Anything more will depend on whether The Beguiled, a summer release, has the legs to make it through the fall onslaught of awards contenders. Though I liked The Beguiled more than Wonderstruck, I think Academy voters might find it to be more of an “entertainment” than an Oscar movie (a weird distinction, I know, but an important one), and that could limit Coppola’s chances at the top two categories unless the Cannes jury gives her their imprimatur. I do hope, though, that people will consider Kirsten Dunst’s supporting performance throughout the year. She is subtle and heartbreaking as the teacher who’s most taken in by Colin Farrell’s soldier, and it’s the best big-screen work she’s done in ages.
Nicole Kidman is also very good in The Beguiled as the school’s headmistress, but I suspect her Oscar chances are better for The Killing of a Sacred Deer, a comedic thriller from Greek director Yorgos Lanthimos, who was nominated last year for co-writing The Lobster. He could score in that category again, though this superbly chilly movie about a family torn apart by a sinister teenage boy is sure to polarize: It’s hardly in the feel-good mold that Oscar likes, and some Cannes-goers found its comedy downright cruel. Still, Kidman plays her matriarch with fascinatingly modulated ambivalence, and she anchors the movie. The 49-year-old actress is having one of her best years ever with Big Little Lies, Top of the Lake: China Girl, and a host of big-screen bids, and when Deer comes out in November, impressed voters could decide to back her here as a cumulative reward for her comeback.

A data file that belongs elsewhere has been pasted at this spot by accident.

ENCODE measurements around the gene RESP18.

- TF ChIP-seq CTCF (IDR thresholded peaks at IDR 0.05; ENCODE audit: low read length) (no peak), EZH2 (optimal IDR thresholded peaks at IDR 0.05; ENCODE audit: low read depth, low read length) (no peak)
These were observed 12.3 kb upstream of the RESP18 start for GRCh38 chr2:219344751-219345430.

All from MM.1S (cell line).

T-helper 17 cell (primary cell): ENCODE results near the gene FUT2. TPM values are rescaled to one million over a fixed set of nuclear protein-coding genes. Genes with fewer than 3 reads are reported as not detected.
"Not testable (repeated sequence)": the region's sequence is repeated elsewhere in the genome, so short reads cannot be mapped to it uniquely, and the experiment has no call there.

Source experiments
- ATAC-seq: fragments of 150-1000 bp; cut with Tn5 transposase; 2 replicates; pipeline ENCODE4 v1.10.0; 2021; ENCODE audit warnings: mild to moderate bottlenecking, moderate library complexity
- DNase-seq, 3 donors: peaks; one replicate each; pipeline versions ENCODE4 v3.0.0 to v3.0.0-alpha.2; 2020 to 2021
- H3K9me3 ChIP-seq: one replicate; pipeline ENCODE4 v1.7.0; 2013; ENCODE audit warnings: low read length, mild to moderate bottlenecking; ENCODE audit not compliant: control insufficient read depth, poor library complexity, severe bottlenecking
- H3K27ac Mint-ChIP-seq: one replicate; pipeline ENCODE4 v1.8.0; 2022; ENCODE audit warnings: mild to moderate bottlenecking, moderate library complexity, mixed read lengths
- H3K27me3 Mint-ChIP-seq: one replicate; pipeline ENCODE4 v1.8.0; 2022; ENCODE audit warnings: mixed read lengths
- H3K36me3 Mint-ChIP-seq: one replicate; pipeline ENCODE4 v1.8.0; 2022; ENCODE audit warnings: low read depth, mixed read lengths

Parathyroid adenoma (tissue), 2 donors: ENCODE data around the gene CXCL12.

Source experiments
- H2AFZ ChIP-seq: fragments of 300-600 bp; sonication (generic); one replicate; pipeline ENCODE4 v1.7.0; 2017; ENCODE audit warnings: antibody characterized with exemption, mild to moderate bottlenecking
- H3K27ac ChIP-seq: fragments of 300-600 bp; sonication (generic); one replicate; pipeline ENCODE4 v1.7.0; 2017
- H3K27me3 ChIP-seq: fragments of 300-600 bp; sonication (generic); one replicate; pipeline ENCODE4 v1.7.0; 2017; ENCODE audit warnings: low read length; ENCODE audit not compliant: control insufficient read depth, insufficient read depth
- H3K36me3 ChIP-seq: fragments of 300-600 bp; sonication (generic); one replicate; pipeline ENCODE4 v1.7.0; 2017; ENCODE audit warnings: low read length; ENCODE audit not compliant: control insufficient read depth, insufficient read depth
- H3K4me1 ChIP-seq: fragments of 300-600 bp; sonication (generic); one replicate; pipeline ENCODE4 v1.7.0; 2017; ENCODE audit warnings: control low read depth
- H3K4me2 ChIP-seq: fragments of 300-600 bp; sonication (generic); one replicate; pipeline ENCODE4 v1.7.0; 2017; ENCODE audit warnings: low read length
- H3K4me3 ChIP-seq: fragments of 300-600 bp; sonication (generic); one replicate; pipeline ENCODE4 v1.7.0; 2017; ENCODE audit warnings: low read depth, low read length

Will any other actors from Cannes pop during Oscar season? You could make a case for Dustin Hoffman, who’s very good in Noah Baumbach’s The Meyerowitz Stories as an artist resentful that he never got more acclaim, but the film will debut on Netflix, which limits its Oscar chances. (Hoffman’s co-stars Adam Sandler and Ben Stiller have also gotten good notices, but I think critics were simply relieved to see them make a decent movie for once.) Diane Kruger could try to get in the game for Fatih Akin’s In the Fade, where she plays a woman bent on revenge after a terrorist attack, but the movie wasn’t acclaimed in the same way Elle was last year and a foreign-language performance really needs strong critical support if it hopes to break through a crowded Oscar field.
Still, In the Fade will likely be among the contenders for Best Foreign Language film, and depending on what each country decides to submit, you might also see nominations in that category for the Russian downer Loveless, the superb French ACT UP drama 120 Beats Per Minute, or Sweden’s The Square, an art-world comedy from Ruben Östlund, whose acclaimed film Force Majeure nearly made the Oscar cutoff a few years ago.
And then there are the films we haven’t seen. Lynne Ramsay’s You Were Never Really Here screens Friday night at Cannes, and it stars Academy favorite Joaquin Phoenix as a war veteran seeking justice in a seedy world of sex trafficking. Phoenix also popped up in a reel screened by Focus Features here on the Croisette, where they teased several of their upcoming films that have Oscar potential, like the Judi Dench royalty dramedy Victoria and Abdul, Gary Oldman as Winston Churchill in The Darkest Hour, and the most intriguing entry, Mary Magdalene, a rough-hewn biblical drama starring Rooney Mara as the title character. That one is directed by Garth Davis, whose film debut Lion was a major contender this past year, and it co-stars Phoenix as Jesus, whom the 42-year-old actor plays as sort of a bemused California hippie. Expect it to premiere at the fall film festivals, where we’ll pick this Oscar thread back up.